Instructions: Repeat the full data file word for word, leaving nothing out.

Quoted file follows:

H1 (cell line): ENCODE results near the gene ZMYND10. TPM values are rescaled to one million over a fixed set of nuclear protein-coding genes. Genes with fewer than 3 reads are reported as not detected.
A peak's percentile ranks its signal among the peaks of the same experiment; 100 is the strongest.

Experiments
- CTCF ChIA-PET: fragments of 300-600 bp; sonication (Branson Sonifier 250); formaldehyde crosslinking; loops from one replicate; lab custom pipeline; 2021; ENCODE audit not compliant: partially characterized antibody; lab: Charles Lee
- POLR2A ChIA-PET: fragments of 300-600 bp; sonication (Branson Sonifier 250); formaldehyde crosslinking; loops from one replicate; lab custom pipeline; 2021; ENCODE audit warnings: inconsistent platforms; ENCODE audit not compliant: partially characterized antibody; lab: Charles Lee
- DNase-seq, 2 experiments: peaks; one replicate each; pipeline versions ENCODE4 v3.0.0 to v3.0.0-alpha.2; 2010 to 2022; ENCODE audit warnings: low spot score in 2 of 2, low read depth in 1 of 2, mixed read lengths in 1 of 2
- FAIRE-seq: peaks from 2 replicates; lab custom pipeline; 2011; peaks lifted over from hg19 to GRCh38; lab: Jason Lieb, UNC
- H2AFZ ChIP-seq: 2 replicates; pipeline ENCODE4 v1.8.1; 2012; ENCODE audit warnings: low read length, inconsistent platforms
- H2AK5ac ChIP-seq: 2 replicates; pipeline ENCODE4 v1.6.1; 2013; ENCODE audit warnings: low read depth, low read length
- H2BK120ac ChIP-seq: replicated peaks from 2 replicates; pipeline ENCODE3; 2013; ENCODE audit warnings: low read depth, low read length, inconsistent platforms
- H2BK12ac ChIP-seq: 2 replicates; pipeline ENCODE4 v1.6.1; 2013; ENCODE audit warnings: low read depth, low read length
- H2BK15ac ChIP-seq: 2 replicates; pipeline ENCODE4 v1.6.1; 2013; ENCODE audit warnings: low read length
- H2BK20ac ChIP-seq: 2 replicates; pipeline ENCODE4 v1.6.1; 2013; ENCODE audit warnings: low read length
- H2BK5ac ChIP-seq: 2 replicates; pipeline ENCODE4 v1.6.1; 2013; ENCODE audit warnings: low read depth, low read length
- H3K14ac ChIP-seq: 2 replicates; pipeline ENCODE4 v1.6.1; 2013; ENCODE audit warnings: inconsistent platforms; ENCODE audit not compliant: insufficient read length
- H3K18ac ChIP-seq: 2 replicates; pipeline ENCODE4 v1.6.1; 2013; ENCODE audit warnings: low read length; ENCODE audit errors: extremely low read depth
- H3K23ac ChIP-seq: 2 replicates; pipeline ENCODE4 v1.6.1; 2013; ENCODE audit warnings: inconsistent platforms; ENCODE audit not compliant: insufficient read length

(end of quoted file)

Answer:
H1 (cell line): ENCODE results near the gene ZMYND10. TPM values are rescaled to one million over a fixed set of nuclear protein-coding genes. Genes with fewer than 3 reads are reported as not detected.
A peak's percentile ranks its signal among the peaks of the same experiment; 100 is the strongest.

Experiments
- CTCF ChIA-PET: fragments of 300-600 bp; sonication (Branson Sonifier 250); formaldehyde crosslinking; loops from one replicate; lab custom pipeline; 2021; ENCODE audit not compliant: partially characterized antibody; lab: Charles Lee
- POLR2A ChIA-PET: fragments of 300-600 bp; sonication (Branson Sonifier 250); formaldehyde crosslinking; loops from one replicate; lab custom pipeline; 2021; ENCODE audit warnings: inconsistent platforms; ENCODE audit not compliant: partially characterized antibody; lab: Charles Lee
- DNase-seq, 2 experiments: peaks; one replicate each; pipeline versions ENCODE4 v3.0.0 to v3.0.0-alpha.2; 2010 to 2022; ENCODE audit warnings: low spot score in 2 of 2, low read depth in 1 of 2, mixed read lengths in 1 of 2
- FAIRE-seq: peaks from 2 replicates; lab custom pipeline; 2011; peaks lifted over from hg19 to GRCh38; lab: Jason Lieb, UNC
- H2AFZ ChIP-seq: 2 replicates; pipeline ENCODE4 v1.8.1; 2012; ENCODE audit warnings: low read length, inconsistent platforms
- H2AK5ac ChIP-seq: 2 replicates; pipeline ENCODE4 v1.6.1; 2013; ENCODE audit warnings: low read depth, low read length
- H2BK120ac ChIP-seq: replicated peaks from 2 replicates; pipeline ENCODE3; 2013; ENCODE audit warnings: low read depth, low read length, inconsistent platforms
- H2BK12ac ChIP-seq: 2 replicates; pipeline ENCODE4 v1.6.1; 2013; ENCODE audit warnings: low read depth, low read length
- H2BK15ac ChIP-seq: 2 replicates; pipeline ENCODE4 v1.6.1; 2013; ENCODE audit warnings: low read length
- H2BK20ac ChIP-seq: 2 replicates; pipeline ENCODE4 v1.6.1; 2013; ENCODE audit warnings: low read length
- H2BK5ac ChIP-seq: 2 replicates; pipeline ENCODE4 v1.6.1; 2013; ENCODE audit warnings: low read depth, low read length
- H3K14ac ChIP-seq: 2 replicates; pipeline ENCODE4 v1.6.1; 2013; ENCODE audit warnings: inconsistent platforms; ENCODE audit not compliant: insufficient read length
- H3K18ac ChIP-seq: 2 replicates; pipeline ENCODE4 v1.6.1; 2013; ENCODE audit warnings: low read length; ENCODE audit errors: extremely low read depth
- H3K23ac ChIP-seq: 2 replicates; pipeline ENCODE4 v1.6.1; 2013; ENCODE audit warnings: inconsistent platforms; ENCODE audit not compliant: insufficient read length